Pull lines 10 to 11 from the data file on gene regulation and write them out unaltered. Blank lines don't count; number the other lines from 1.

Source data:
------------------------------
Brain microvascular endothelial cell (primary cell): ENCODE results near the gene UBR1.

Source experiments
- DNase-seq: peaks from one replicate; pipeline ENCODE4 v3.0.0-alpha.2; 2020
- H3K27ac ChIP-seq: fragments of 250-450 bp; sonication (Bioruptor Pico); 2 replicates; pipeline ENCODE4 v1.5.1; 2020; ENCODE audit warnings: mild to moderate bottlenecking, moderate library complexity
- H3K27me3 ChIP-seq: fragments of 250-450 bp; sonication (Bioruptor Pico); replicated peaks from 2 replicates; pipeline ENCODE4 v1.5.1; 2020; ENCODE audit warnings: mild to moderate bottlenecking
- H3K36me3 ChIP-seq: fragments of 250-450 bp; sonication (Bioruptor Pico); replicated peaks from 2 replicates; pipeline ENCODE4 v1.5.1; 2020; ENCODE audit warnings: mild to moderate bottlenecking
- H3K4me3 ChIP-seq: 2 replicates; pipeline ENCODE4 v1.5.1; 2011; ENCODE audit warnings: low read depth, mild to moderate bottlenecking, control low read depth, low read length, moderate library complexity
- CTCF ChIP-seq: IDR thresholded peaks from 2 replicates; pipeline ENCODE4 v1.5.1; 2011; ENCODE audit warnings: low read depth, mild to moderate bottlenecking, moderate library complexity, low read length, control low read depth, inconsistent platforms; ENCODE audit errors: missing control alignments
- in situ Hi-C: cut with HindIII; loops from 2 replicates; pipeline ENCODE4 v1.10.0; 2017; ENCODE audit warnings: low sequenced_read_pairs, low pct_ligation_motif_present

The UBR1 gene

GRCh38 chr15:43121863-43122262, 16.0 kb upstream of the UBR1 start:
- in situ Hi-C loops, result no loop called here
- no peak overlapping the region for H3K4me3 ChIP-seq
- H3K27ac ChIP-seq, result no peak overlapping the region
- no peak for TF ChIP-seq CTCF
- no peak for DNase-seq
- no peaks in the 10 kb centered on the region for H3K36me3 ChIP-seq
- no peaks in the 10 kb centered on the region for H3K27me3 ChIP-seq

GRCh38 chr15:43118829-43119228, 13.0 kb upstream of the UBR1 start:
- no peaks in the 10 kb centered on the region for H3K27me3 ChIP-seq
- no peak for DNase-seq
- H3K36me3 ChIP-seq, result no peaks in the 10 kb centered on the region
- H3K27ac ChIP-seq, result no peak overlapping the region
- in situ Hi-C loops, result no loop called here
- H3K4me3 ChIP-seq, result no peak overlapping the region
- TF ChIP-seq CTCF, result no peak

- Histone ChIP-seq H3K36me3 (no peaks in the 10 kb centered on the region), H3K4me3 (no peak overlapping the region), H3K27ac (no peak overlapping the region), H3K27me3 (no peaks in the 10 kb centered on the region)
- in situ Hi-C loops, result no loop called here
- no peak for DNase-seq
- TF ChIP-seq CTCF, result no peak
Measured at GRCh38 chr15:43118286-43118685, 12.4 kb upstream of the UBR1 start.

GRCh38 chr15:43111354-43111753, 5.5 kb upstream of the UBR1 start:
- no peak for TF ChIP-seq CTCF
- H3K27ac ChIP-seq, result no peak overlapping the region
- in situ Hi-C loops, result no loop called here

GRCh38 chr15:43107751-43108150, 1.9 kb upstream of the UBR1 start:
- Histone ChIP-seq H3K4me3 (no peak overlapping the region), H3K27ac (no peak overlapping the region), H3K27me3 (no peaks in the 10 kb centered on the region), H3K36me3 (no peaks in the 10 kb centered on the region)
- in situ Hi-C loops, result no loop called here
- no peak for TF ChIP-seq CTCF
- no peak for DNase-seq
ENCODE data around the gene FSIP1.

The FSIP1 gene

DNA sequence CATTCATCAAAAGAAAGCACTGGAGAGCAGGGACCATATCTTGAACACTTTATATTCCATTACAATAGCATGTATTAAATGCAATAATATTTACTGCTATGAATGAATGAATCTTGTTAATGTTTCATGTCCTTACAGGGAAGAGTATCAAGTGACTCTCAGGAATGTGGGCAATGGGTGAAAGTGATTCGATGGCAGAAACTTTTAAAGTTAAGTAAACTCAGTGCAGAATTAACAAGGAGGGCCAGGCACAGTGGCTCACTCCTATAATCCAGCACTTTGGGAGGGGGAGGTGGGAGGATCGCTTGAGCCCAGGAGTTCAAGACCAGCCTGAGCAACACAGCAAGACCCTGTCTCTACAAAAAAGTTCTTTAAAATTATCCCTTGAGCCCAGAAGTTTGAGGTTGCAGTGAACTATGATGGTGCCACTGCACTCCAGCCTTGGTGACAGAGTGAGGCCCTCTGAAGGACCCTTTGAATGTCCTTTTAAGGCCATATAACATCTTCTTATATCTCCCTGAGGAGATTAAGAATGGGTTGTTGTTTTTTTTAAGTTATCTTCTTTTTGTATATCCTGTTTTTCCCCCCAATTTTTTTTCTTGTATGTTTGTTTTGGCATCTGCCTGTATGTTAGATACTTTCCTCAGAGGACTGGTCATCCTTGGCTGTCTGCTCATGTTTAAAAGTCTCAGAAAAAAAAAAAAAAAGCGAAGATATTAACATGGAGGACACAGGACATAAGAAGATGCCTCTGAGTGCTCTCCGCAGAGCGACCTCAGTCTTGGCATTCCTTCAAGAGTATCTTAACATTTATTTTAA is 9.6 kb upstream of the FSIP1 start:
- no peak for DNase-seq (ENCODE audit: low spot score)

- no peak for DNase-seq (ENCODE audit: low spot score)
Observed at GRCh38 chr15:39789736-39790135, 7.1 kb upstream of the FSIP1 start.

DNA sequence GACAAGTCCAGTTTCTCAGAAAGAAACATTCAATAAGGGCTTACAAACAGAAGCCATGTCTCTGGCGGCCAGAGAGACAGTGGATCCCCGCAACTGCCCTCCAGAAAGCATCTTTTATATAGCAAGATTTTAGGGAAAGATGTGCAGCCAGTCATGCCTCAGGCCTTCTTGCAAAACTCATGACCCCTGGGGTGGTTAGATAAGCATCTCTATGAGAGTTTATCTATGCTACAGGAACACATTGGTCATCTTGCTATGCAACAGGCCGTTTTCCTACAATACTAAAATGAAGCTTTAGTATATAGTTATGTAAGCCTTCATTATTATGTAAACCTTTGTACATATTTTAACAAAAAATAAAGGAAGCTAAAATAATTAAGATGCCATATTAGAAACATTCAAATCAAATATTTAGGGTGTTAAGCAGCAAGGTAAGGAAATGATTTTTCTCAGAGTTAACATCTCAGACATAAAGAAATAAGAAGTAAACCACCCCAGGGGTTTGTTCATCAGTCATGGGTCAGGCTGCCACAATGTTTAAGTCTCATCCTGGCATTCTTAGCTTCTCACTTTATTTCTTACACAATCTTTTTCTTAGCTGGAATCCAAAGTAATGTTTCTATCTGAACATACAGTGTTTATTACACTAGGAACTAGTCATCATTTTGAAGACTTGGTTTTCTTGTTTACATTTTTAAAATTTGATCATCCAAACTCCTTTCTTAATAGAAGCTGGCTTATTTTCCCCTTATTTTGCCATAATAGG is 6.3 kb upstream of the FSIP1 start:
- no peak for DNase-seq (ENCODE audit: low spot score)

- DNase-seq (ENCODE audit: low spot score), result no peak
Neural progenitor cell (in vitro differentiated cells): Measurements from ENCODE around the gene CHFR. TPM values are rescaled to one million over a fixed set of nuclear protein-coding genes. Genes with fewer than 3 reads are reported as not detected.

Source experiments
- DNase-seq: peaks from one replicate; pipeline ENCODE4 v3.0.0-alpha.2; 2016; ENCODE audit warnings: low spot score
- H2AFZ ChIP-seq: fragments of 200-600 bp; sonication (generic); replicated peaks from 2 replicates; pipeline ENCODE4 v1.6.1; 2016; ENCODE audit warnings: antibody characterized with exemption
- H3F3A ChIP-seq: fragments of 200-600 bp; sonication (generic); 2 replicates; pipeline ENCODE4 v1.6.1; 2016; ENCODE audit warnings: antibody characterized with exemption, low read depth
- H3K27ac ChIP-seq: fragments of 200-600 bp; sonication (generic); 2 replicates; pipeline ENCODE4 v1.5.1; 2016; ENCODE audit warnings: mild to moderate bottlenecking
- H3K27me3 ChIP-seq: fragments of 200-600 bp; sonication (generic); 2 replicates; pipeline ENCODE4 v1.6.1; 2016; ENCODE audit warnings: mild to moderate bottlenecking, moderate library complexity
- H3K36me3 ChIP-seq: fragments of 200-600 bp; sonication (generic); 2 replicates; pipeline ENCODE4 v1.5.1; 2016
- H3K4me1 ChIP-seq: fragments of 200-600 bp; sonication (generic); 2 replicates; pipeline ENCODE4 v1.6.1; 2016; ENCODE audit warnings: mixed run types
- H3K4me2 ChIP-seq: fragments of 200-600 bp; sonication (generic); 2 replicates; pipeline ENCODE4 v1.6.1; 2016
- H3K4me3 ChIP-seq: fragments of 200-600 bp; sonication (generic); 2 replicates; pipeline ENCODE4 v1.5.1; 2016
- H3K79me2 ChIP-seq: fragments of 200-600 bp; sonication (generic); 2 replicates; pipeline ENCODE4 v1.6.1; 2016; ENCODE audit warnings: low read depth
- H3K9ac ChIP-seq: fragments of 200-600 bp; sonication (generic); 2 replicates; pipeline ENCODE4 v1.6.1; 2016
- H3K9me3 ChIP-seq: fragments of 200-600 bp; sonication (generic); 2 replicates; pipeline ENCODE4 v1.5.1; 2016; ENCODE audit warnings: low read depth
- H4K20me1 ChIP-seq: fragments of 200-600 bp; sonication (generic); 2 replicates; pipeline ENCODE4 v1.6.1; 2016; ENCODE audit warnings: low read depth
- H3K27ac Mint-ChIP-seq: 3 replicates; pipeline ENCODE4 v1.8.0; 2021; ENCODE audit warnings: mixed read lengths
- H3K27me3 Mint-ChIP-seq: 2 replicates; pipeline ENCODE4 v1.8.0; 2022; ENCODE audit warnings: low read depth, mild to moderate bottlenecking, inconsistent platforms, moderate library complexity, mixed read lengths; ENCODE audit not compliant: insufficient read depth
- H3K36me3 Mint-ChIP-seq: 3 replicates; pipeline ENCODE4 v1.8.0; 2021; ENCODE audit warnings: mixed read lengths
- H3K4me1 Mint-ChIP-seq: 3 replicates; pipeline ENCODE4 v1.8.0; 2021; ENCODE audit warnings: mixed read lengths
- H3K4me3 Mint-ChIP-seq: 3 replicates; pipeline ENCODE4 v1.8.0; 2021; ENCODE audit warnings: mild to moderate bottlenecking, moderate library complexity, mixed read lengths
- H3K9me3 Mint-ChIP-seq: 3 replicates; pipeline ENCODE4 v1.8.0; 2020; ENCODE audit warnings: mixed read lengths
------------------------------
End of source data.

The UBR1 gene

GRCh38 chr15:43121863-43122262, 16.0 kb upstream of the UBR1 start: